The LSE has now published the findings of an internal investigation into the affair, ruling that Dr Kanazawa had “brought the school into disrepute” and barring him from publishing in non-peer-reviewed outlets for a year.

In addition to the 12-month ban, he will not teach any compulsory courses this academic year.

LSE’s disciplinary actions induce eye rolling. This was not the first, second, third, or fourth time Dr. Kanazawa has used the cloak of his degree and psychology to promote racist and sexist stereotypes or  just plain ol’ dumb ideas. Instead of setting a standard of what is valid and objective research, the university preserved his faculty statues  and will allow him to publish in peer reviewed journals, which are of higher professional esteem than non-peer reviewed ones. Therefore, he can spend a year in his lab conducting more studies and continue writing in journals (assuming his work is accepted) that reach people inside and outside of the field. Adding to this, he will back in the classroom this time next year, where he can continue to impart his pseudo-scientific beliefs into future researchers.

In an attempt to save what’s left of his face, he penned a letter:

In a letter to Judith Rees, director of the LSE, Dr Kanazawa says he “deeply regrets” the “unintended consequences” of the blog and accepts it was an “error” to publish it.

“In retrospect, I should have been more careful in selecting the title and the language that I used to express my ideas,” he writes.

“Unintended consequences” and being mindful of his language? I’m not buying it given his history of purposefully crafting incendiary titles and conclusions.  He put forth “controversial” ideas for attention and to be “edgy” (whatever that means these days).  Although his respect and status took a major hit, he maintains his job, continues conducting research, and may soon return to being published in peer reviewed journals. A slap on the wrist indeed.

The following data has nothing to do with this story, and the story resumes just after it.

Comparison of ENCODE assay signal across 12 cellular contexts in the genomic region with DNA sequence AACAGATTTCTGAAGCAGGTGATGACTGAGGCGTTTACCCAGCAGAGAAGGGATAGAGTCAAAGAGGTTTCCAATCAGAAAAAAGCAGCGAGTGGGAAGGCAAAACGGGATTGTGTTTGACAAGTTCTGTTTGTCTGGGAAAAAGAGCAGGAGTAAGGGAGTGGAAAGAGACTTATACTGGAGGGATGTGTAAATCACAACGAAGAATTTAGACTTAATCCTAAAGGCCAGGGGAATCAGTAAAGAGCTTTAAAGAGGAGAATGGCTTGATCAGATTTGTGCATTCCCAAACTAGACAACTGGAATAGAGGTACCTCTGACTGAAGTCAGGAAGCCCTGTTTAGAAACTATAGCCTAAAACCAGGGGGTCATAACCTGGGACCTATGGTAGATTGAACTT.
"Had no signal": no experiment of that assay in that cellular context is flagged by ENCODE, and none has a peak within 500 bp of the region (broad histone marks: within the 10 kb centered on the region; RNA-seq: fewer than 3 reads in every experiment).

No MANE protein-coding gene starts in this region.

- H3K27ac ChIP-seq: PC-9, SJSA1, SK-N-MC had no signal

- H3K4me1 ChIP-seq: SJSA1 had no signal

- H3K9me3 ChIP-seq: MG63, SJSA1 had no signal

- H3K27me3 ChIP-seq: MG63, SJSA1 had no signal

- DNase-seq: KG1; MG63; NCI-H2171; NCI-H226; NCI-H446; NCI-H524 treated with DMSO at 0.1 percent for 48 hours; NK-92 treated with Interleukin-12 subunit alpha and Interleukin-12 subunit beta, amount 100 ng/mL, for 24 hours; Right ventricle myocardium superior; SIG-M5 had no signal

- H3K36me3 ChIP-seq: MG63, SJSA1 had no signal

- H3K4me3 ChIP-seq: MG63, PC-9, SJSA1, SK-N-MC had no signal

Written by G

September 21, 2011 at 1:55 am

"It seems to me that we criminalized the mentally ill"- Sheriff Greg Hamilton of Travis County in Austin, Texas

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Earlier last week, All Things Considered reported on how jails now serve as hospitals for people with severe mental illness. It briefly touches on why most state psychiatric hospitals were fazed out in  the 1980s.  Also, the crisis is discussed in how it affects the judicial system in two major cities: Miami and Austin. Lastly, Chris Payne’s book, Asylum: Inside the Closed World of State Mental Hospitals, is profiled, which is collection of photos taken at abandoned and dilapidated state psychiatric hospitals. Selected photos from the book  can be found on his website.  This is a major issue that is growing rapidly as the development of jails and prisons continues to expand. Yet in  discussions about fixing the U.S. health care system, the lack of mental hospitals is ignored.